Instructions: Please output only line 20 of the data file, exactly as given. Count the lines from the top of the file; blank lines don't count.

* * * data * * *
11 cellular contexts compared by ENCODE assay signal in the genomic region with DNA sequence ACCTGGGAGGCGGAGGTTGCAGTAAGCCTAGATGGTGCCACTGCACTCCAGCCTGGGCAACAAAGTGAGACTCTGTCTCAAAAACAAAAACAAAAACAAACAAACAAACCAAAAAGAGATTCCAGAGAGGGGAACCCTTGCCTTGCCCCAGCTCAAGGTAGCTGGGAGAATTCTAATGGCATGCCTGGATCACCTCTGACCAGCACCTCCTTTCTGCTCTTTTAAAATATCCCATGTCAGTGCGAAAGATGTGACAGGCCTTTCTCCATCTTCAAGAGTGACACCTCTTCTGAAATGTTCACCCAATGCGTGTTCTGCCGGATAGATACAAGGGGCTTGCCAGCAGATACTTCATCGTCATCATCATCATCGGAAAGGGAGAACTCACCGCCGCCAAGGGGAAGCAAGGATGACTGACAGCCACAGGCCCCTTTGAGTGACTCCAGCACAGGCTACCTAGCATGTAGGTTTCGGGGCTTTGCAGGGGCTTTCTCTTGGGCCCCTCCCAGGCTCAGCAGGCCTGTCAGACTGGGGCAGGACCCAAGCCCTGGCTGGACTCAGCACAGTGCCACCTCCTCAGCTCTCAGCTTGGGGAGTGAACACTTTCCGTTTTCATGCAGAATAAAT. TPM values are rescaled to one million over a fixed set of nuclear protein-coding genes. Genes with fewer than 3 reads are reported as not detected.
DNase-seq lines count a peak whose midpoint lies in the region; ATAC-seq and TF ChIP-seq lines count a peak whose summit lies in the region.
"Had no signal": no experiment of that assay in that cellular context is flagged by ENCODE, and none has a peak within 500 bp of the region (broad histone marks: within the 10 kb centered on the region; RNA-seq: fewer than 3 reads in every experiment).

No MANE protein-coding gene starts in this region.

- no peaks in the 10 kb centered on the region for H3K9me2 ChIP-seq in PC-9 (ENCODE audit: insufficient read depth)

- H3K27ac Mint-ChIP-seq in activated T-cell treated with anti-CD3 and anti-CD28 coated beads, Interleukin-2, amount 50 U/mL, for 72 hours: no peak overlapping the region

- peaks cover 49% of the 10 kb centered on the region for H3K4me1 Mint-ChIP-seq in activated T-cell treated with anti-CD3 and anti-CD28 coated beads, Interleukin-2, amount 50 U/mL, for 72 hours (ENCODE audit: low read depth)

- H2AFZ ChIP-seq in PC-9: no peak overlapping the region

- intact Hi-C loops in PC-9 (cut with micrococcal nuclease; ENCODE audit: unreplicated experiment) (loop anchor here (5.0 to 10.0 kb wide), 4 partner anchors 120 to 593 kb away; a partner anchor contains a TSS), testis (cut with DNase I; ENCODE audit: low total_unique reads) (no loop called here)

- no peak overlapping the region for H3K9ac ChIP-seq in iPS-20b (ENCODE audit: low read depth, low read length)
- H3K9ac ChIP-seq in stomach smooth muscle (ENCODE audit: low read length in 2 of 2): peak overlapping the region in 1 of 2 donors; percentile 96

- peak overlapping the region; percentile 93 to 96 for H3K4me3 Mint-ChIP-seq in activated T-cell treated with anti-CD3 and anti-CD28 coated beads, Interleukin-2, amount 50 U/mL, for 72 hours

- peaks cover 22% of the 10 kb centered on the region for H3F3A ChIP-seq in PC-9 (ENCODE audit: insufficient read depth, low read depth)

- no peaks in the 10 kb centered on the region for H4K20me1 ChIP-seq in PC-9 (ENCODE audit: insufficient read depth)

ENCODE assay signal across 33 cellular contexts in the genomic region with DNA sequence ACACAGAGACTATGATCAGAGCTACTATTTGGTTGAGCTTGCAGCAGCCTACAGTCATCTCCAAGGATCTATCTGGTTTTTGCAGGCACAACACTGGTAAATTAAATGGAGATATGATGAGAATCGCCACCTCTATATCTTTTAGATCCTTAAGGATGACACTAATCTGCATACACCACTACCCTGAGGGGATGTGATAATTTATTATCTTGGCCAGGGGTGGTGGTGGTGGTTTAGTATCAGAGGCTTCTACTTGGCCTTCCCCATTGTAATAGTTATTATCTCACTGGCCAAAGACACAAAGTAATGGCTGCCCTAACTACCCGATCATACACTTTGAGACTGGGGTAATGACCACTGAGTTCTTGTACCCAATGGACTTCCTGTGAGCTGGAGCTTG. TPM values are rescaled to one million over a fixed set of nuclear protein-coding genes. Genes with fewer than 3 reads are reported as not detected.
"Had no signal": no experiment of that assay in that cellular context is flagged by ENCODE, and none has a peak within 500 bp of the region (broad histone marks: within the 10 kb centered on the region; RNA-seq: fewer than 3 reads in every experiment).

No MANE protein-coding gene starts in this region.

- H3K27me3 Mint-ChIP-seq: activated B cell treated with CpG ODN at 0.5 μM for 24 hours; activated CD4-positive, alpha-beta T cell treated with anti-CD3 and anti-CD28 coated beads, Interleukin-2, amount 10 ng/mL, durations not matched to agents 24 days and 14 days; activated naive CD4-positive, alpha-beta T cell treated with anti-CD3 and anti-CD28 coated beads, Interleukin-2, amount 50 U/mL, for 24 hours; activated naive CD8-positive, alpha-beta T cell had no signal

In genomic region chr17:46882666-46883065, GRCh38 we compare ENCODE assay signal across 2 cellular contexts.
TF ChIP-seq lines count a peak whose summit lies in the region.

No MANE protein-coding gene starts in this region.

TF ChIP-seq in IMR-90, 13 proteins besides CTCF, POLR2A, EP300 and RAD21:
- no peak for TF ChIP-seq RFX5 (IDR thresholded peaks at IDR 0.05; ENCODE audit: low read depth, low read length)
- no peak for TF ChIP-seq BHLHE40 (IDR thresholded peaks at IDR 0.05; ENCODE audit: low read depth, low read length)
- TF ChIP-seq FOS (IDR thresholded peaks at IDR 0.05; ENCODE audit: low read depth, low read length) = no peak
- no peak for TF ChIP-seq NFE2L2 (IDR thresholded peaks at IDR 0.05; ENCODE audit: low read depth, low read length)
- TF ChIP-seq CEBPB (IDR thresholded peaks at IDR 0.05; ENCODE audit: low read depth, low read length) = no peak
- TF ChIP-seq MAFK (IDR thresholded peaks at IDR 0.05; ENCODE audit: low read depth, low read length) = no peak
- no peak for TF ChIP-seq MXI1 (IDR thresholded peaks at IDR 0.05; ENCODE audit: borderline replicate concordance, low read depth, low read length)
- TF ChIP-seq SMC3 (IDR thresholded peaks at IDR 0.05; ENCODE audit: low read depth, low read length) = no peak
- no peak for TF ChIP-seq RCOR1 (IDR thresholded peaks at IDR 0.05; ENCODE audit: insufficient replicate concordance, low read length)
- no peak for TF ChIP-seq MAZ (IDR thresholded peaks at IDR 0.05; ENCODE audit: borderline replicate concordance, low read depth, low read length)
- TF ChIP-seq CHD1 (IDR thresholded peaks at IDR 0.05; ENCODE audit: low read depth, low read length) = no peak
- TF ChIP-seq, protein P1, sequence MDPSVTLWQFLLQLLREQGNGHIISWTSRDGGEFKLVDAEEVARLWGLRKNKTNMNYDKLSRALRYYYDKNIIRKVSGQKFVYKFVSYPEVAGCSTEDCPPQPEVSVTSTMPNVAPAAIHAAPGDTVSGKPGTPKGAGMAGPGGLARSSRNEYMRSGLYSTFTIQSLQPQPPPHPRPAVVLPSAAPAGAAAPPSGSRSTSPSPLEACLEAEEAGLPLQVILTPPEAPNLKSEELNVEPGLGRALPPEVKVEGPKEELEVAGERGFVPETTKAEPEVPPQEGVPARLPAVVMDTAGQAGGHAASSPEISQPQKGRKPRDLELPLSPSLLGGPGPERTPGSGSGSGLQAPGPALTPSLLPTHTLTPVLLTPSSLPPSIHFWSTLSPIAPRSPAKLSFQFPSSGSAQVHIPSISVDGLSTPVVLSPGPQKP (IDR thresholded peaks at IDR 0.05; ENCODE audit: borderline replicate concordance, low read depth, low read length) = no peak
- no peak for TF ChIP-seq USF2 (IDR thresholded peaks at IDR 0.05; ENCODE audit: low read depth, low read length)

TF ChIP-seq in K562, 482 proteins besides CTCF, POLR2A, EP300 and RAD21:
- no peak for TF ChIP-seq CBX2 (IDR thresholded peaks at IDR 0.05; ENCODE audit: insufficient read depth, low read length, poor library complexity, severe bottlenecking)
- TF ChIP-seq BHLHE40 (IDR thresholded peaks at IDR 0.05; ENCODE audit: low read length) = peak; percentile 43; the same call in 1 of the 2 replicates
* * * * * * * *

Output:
TF ChIP-seq lines count a peak whose summit lies in the region.